Crumbs From the Corner: Adventures in Woolgathering

Tuesday, March 10, 2009

No Chance

"We all feel the riddle of the earth without anyone to point it out. The mystery of life is the plainest part of it."
-G. K. Chesterton

In order to catch a bus to the local library I must cross the road- always a precarious venture- and make my way along a footpath for three hundred feet before I reach the bus stop.
If that footpath should ever happen to be coated in a film of ice, sprinkled with clumps of snow and sand and salt and resemble a muddy, slippery slope of certain doom, then I am obliged to set out a little earlier and proceed with increased caution in order to get myself to the designated point in one whole piece.
I stuck my nose out of the driveway this morning to ensure that all was well before I crossed the road. To my great dismay I saw the bus- my bus- already hurtling along on the other side, bound for the library, of course not stopping at any point unless a person happened to be waiting there, and I could not see anybody.
The early fellow had just negated all my well-coordinated hurry and haste.
I gave up immediately, having temporarily considered a mad dash across that deadly glass- a move that would likely be, if not fatal, then futile, for I surely stood no chance.
Before I returned to the comfort of my home, I observed that the bus had stalled at traffic lights within a few feet of- how utterly, magically convenient- the bus stop.
I am loathe to run after a bus: I fear I look foolish when I fail to catch it, but my spirit of adventure roared back to life: I tore across the road- as much as one can tear when leaping over the rough patches and endeavouring to miss the ice and looming vehicles- and still the bus had not moved. There was yet a tantalising, narrow wedge of possibility and I proceeded along the menacing conveyor belt of endless snow, hopping along and wondering, as I attempted to remain upright, when the driver was going to start moving again and put me out of my misery so that I might go home and lick my wounds, for I surely stood no chance.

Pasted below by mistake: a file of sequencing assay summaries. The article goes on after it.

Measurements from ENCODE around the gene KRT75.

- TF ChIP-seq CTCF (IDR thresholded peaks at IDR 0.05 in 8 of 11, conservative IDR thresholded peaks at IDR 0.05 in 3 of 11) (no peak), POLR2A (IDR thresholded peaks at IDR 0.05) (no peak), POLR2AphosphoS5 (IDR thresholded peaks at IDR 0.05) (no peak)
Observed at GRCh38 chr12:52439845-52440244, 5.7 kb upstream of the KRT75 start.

I could hardly believe my good fortune when I arrived, weak-kneed and gasping, at the still-idle bus. I waved frantically, the doors slid open, I stumbled on, thanked the driver loudly, purchased a ticket and selected a seat, which I sank into with a hefty sigh.
And then two souls, a man and a woman who must have been waiting nearby- in my panic I had not seen them- ambled up the steps with a distinct and astonishing lack of urgency.
As the bus pulled away with at least one rather grateful passenger, I wondered how on earth I had acquired a seat against all odds.
But I also left ample room to muse on the most intricate riddle of them all: just how did I propel myself across the glazed road and down the slushy, ice-stricken street and onto the bus and into my seat before two people had time to shuffle from the bus stop?


Pappy said...

Well that's easy. The vortex created by your speeding self knocked the old couple down. You were already seated by the time they regained their feet and crept cautiously to the bus. How could you? Pappy

Pauline said...

what a mental picture you have left me - maybe pappy is right and you knocked those two folks on their keisters...

Anonymous said...

Don't you just love those bus drivers. They play games like that here too. I've gotten to the point where I don't bother running anymore.


Phyllis Hunt McGowan said...

Texican, there we go. I knew there was a good reason, and I suspected you would supply it.

Pauline, I think I did. Well, too late now to pretend it didn't happen. ;)

Steve, I usually don't run :) Because I think I'll never make it. I think that because it meant missing the library and not getting books, I made a big effort, but otherwise I'd just wait for the next one in my own home. Or stay in for the day!

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